The Rules Board for Courts of Law has issued a new proposal that will require South Africans to consider mediation before heading to court.
If mediation has not been considered, the court will be required to manage cases effectively and recommend mediation as a dispute resolution if it deems it appropriate.
PJ Veldhuizen, managing director of Gillan and Veldhuizen and a practising commercial mediator, said that the new proposed rule will result in a much-needed easing-off of pressure on South African courts and legal process and the costs of legal representation.
“Mediation, which was introduced in South Africa as an Alternative Dispute Resolution (ADR), is a time- and cost-effective means whereby parties to a dispute can appoint a qualified neutral third party to act as mediator to facilitate an agreed settlement,” he said.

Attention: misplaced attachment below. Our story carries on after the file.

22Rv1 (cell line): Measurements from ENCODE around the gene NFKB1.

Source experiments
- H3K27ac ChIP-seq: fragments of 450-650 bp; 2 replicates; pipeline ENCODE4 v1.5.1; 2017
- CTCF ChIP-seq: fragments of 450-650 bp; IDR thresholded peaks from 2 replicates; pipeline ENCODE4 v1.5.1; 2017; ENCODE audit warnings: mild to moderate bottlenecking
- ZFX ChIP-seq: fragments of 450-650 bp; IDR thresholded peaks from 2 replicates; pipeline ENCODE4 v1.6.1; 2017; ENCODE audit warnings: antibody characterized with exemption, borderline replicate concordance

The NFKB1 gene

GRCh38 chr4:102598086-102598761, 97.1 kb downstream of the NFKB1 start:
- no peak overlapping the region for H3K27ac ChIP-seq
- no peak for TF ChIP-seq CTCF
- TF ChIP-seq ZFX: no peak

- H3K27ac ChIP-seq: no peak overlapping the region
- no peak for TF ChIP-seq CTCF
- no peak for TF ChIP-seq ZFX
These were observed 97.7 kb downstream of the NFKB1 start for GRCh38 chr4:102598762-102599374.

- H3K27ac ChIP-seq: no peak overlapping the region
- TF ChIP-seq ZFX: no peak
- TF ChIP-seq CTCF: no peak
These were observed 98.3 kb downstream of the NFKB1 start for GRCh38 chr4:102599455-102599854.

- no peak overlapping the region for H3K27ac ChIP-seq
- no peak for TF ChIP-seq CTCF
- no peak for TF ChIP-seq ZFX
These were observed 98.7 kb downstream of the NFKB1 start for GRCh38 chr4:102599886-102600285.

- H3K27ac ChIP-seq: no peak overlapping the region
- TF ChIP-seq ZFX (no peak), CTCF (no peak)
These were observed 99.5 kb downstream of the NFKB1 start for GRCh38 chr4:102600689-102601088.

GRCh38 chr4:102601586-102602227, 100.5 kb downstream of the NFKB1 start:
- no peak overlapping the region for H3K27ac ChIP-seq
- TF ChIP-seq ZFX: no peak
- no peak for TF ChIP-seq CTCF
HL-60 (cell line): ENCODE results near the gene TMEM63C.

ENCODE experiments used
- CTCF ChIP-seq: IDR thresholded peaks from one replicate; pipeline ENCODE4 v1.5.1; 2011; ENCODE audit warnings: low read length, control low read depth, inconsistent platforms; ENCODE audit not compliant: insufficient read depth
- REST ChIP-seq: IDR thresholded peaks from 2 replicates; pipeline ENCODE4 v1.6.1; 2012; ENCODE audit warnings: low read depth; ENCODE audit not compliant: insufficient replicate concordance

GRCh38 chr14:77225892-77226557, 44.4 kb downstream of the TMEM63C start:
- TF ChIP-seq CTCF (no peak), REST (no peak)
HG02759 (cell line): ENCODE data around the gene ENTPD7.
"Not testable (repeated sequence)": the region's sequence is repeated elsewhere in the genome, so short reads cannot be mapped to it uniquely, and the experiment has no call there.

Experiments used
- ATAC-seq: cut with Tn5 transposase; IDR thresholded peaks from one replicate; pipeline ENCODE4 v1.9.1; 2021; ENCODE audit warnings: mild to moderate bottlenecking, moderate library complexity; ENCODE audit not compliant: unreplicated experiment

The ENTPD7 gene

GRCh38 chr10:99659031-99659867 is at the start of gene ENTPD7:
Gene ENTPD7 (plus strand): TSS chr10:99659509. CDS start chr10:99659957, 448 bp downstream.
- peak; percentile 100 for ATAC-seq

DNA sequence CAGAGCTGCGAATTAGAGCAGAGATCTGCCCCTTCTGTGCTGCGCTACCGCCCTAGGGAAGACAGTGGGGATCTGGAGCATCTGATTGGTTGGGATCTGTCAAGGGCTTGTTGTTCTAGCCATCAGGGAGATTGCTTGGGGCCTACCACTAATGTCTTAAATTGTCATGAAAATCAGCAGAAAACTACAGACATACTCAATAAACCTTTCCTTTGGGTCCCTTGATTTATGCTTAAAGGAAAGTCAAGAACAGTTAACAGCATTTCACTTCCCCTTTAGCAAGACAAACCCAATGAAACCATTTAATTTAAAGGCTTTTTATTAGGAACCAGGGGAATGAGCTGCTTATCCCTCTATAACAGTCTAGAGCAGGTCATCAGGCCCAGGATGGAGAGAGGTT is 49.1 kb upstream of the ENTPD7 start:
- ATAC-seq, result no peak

“The mediator facilitates discussions between the parties, assisting them in identifying issues, clarifying priorities, exploring areas of compromise and generating options to resolve the dispute.”
Veldhuizen said that the proposed rule, Rule 41A, will require the practising representative attorney to declare before the court that he/she has advised his/her client to consider mediation as a means of attempting to resolve the dispute which is the subject of the proposed proceedings.
“The rule will require the parties, when issuing summons or application or delivering a plea or answering affidavit, to indicate whether they consider mediation to be possible and to give reasons for their consideration.
“Failing to do so could result in penalisation by way of costs orders,” he said.